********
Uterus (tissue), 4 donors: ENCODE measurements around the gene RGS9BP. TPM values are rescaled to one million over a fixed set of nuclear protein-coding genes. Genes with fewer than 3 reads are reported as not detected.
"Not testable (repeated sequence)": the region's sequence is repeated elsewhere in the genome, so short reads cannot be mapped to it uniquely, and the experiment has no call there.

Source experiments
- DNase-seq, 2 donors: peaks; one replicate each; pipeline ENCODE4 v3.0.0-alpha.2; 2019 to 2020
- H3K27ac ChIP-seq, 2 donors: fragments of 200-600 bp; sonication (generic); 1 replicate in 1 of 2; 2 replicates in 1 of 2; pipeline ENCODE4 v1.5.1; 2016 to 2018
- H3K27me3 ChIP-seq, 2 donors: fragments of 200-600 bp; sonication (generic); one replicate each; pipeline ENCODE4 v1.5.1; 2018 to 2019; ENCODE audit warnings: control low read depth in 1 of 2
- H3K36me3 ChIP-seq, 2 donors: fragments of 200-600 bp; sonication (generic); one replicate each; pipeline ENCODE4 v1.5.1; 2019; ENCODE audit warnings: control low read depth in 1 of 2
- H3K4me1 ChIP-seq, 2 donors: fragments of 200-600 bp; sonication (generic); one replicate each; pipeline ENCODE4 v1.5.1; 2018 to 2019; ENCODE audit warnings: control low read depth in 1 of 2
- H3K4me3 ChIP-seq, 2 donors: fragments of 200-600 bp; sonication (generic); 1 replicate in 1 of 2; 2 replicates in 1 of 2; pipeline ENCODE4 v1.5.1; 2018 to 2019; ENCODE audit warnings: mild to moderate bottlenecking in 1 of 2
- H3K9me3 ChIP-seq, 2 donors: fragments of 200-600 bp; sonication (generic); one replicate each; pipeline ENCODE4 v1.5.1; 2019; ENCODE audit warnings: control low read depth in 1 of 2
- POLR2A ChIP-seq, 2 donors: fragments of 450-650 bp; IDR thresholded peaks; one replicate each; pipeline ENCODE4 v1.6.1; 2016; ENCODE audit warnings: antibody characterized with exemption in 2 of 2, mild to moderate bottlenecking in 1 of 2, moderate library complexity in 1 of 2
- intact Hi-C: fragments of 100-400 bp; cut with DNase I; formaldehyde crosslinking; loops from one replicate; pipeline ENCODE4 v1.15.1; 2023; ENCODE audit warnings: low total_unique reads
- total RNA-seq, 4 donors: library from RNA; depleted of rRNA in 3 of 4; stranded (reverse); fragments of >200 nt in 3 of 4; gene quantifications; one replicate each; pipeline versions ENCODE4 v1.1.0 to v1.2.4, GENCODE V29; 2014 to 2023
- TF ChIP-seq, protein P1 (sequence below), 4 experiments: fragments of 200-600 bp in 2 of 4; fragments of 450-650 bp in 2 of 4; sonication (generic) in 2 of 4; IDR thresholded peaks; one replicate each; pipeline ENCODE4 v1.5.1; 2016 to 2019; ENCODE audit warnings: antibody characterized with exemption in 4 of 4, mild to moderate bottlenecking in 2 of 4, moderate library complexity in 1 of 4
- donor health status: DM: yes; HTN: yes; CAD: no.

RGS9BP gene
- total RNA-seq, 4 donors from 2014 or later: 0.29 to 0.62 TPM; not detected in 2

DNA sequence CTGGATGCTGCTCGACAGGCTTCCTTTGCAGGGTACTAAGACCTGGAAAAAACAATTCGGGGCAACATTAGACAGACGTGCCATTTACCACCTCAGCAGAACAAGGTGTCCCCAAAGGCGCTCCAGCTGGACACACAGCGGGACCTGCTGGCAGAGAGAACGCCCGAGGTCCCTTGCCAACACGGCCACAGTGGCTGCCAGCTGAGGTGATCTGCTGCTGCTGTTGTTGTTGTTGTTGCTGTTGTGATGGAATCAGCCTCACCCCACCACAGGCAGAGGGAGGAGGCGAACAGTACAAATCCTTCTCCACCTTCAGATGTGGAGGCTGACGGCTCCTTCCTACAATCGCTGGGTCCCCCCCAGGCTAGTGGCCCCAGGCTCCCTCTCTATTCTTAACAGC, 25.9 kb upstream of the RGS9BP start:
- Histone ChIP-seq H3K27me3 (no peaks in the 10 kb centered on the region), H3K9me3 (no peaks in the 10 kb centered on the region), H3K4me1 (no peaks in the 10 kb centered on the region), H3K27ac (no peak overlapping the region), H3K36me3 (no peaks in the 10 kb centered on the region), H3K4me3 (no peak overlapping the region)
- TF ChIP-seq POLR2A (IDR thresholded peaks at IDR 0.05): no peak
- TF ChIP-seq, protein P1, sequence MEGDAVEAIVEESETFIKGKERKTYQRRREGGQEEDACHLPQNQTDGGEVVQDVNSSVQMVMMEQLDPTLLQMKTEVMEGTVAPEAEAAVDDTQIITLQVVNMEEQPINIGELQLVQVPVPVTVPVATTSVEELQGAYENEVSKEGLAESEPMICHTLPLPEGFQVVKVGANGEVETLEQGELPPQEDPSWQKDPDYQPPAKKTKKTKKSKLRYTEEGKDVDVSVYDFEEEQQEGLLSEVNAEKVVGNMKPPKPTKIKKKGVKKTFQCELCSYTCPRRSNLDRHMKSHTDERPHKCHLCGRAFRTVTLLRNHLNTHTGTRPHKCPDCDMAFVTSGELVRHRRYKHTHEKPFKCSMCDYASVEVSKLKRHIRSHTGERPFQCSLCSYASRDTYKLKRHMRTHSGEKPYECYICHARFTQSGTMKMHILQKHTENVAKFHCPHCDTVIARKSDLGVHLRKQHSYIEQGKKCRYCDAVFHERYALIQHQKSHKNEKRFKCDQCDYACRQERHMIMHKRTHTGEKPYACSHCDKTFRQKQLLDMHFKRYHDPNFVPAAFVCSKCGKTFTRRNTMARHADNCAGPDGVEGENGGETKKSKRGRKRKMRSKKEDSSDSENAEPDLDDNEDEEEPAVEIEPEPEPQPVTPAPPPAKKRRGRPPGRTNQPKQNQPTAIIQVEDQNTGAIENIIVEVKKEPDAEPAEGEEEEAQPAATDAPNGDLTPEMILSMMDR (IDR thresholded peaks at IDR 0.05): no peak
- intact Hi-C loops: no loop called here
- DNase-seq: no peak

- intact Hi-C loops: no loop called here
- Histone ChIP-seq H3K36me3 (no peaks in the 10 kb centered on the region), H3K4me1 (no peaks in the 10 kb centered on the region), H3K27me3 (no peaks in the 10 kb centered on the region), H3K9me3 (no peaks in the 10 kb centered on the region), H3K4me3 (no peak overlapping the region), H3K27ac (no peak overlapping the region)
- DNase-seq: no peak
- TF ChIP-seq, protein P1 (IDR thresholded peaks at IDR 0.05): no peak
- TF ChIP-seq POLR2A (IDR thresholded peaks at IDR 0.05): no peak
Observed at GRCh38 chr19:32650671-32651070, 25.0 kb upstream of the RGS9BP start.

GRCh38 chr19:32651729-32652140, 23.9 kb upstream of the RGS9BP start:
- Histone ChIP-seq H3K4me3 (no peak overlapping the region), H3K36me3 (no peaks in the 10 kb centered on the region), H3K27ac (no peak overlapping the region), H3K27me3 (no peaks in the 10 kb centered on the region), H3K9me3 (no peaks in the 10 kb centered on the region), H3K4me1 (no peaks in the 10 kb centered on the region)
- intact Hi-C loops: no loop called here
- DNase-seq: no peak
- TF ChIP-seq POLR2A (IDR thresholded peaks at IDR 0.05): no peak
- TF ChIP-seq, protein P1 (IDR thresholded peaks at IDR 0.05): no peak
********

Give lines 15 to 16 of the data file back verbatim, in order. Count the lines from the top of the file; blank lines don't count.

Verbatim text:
- donor health status: DM: yes; HTN: yes; CAD: no.

RGS9BP gene